A Reuters report said that fashionable cafes springing up in Libya’s capital are shutting out single men and catering for women looking for a break from the tensions of political, and personal crowding in around them.
The cafes with European names and bright decor seem a world away from the city’s traffic-clogged and still violent streets. In a socially conservative society, they also offer privacy and protection from unwanted advances.
Haneen, 27, said: “If I go with my friends, we chat about our problems and change our mood. A family place is more comfortable ... there’s no harassment or flirting.”
For owners and managers of the businesses marketing themselves as “families-only” cafes, it’s also a welcome change from the traditional clientele; hundreds of other rowdier eateries across Tripoli are packed out with young men, tables spilling out onto the streets and giant screens broadcasting soccer matches.
Abdulhameed Ghreetly, manager of At Home cafe, which looks out onto the Mediterranean said: “Family cafes are great, they are less of a headache than the cafes for young guys. You know the problems with the young guys and their quarrelling.”
Most of Tripoli’s economy has been in freefall since major battles between rival factions in 2014 left the country divided with competing governments.
The female clients are offering some respite - managers say they spend more on fancy coffees and juices than the men, who insist on taking only espresso.
Mohamed Abdurrazak, La Rambla’s owner, said: “The guys just ask for coffee and water, but women come to eat.”
The menus are heavy with pastries, pancakes, waffles and milkshakes, alongside the popular “oriental breakfast” which includes shakshouka and foul. Prices are higher, too. A coffee in a regular cafe costs two Libyan dinars ($1.50 at the official exchange rate, 25 cents at black market rates), and five or six dinars in a family cafe.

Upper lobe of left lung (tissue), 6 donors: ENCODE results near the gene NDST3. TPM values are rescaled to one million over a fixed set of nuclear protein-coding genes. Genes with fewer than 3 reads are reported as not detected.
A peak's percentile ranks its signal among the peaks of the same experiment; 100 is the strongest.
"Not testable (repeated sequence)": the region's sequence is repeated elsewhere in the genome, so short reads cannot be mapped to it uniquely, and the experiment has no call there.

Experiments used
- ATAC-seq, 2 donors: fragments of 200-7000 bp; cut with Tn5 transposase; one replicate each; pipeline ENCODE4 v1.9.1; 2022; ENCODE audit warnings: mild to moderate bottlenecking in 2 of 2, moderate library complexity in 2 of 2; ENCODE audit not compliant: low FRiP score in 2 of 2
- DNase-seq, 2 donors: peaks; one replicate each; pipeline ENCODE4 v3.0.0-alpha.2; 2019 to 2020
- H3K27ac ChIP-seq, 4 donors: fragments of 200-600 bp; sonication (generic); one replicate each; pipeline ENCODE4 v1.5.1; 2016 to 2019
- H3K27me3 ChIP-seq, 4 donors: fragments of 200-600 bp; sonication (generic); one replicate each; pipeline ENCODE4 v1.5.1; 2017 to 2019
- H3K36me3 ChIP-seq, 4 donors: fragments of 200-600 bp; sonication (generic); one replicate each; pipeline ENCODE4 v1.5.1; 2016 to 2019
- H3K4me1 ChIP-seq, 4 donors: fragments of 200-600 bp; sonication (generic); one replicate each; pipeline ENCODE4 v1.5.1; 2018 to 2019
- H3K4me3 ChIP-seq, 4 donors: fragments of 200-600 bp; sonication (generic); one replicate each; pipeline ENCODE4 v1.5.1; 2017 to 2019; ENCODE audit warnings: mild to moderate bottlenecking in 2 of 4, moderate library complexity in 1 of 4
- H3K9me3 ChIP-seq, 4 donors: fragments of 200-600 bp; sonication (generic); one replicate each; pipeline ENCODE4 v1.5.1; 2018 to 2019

The new businesses are also flourishing in Benghazi, Libya’s second city, which suffered heavy damage during more than three years of fighting. Customers come to relieve the daily stress, said Saad al-Farjani, the owner of the Coffee Factory.
“All the time you hear of new family cafes opening. There are about 20 and there could be more,” he added.
Some see the cafes as heralding a return to relative normality, their owners say they have had little trouble from armed groups known for extortion and theft. Upmarket shops, some with international brands, have opened in smarter neighborhoods.
Opinion is split on what the cafes say about Libyan society. For some they are a sign of increasing openness, as Libyan women have little chance to socialize outside the home; for others they are a reminder of the limits on women in a country where outdoor public spaces are dominated by men.
Ghada Mohamed, a 37-year-old customer at Coffee Factory said: “I consider coming to the cafe like a change of atmosphere. I hope that cafes ... become like cafes abroad, for example, with seats outside. Unfortunately in Benghazi we cannot sit outside enough.”